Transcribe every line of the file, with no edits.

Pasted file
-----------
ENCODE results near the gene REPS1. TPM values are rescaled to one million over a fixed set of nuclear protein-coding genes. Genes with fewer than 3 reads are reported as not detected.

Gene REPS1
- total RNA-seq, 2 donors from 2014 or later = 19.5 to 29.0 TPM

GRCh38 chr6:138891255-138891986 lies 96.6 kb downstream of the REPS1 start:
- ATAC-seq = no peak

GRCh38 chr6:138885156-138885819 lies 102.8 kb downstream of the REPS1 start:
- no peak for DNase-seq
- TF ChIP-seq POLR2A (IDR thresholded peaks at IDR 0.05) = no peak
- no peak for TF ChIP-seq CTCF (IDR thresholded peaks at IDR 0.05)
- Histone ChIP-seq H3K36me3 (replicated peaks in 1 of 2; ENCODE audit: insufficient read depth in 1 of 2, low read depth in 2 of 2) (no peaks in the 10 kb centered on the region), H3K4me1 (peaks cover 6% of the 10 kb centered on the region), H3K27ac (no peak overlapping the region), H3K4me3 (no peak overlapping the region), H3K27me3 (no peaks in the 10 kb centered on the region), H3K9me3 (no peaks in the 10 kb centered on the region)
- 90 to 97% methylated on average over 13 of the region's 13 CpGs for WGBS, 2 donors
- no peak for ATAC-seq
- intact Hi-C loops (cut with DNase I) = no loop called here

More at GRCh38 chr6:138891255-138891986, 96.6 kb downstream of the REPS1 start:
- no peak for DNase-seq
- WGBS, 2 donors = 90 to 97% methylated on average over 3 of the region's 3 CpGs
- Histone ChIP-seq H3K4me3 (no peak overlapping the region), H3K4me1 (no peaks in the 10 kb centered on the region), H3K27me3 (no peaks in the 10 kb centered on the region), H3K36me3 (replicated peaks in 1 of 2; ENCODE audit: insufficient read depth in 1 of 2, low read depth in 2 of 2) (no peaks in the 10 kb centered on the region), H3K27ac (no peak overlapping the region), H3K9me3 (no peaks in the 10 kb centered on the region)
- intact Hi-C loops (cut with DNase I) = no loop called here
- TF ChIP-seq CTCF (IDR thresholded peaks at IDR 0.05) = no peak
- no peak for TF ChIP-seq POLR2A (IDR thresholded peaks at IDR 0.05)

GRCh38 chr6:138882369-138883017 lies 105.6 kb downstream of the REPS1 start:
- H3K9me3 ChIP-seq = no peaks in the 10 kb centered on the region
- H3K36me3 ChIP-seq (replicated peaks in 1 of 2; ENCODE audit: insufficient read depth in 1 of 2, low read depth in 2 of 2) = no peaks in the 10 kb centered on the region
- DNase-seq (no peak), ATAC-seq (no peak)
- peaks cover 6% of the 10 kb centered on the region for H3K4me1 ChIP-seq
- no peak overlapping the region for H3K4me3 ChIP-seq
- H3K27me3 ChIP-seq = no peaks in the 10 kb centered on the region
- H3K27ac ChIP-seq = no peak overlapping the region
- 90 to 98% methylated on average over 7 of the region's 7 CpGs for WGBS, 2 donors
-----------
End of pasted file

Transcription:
ENCODE results near the gene REPS1. TPM values are rescaled to one million over a fixed set of nuclear protein-coding genes. Genes with fewer than 3 reads are reported as not detected.

Gene REPS1
- total RNA-seq, 2 donors from 2014 or later = 19.5 to 29.0 TPM

GRCh38 chr6:138891255-138891986 lies 96.6 kb downstream of the REPS1 start:
- ATAC-seq = no peak

GRCh38 chr6:138885156-138885819 lies 102.8 kb downstream of the REPS1 start:
- no peak for DNase-seq
- TF ChIP-seq POLR2A (IDR thresholded peaks at IDR 0.05) = no peak
- no peak for TF ChIP-seq CTCF (IDR thresholded peaks at IDR 0.05)
- Histone ChIP-seq H3K36me3 (replicated peaks in 1 of 2; ENCODE audit: insufficient read depth in 1 of 2, low read depth in 2 of 2) (no peaks in the 10 kb centered on the region), H3K4me1 (peaks cover 6% of the 10 kb centered on the region), H3K27ac (no peak overlapping the region), H3K4me3 (no peak overlapping the region), H3K27me3 (no peaks in the 10 kb centered on the region), H3K9me3 (no peaks in the 10 kb centered on the region)
- 90 to 97% methylated on average over 13 of the region's 13 CpGs for WGBS, 2 donors
- no peak for ATAC-seq
- intact Hi-C loops (cut with DNase I) = no loop called here

More at GRCh38 chr6:138891255-138891986, 96.6 kb downstream of the REPS1 start:
- no peak for DNase-seq
- WGBS, 2 donors = 90 to 97% methylated on average over 3 of the region's 3 CpGs
- Histone ChIP-seq H3K4me3 (no peak overlapping the region), H3K4me1 (no peaks in the 10 kb centered on the region), H3K27me3 (no peaks in the 10 kb centered on the region), H3K36me3 (replicated peaks in 1 of 2; ENCODE audit: insufficient read depth in 1 of 2, low read depth in 2 of 2) (no peaks in the 10 kb centered on the region), H3K27ac (no peak overlapping the region), H3K9me3 (no peaks in the 10 kb centered on the region)
- intact Hi-C loops (cut with DNase I) = no loop called here
- TF ChIP-seq CTCF (IDR thresholded peaks at IDR 0.05) = no peak
- no peak for TF ChIP-seq POLR2A (IDR thresholded peaks at IDR 0.05)

GRCh38 chr6:138882369-138883017 lies 105.6 kb downstream of the REPS1 start:
- H3K9me3 ChIP-seq = no peaks in the 10 kb centered on the region
- H3K36me3 ChIP-seq (replicated peaks in 1 of 2; ENCODE audit: insufficient read depth in 1 of 2, low read depth in 2 of 2) = no peaks in the 10 kb centered on the region
- DNase-seq (no peak), ATAC-seq (no peak)
- peaks cover 6% of the 10 kb centered on the region for H3K4me1 ChIP-seq
- no peak overlapping the region for H3K4me3 ChIP-seq
- H3K27me3 ChIP-seq = no peaks in the 10 kb centered on the region
- H3K27ac ChIP-seq = no peak overlapping the region
- 90 to 98% methylated on average over 7 of the region's 7 CpGs for WGBS, 2 donors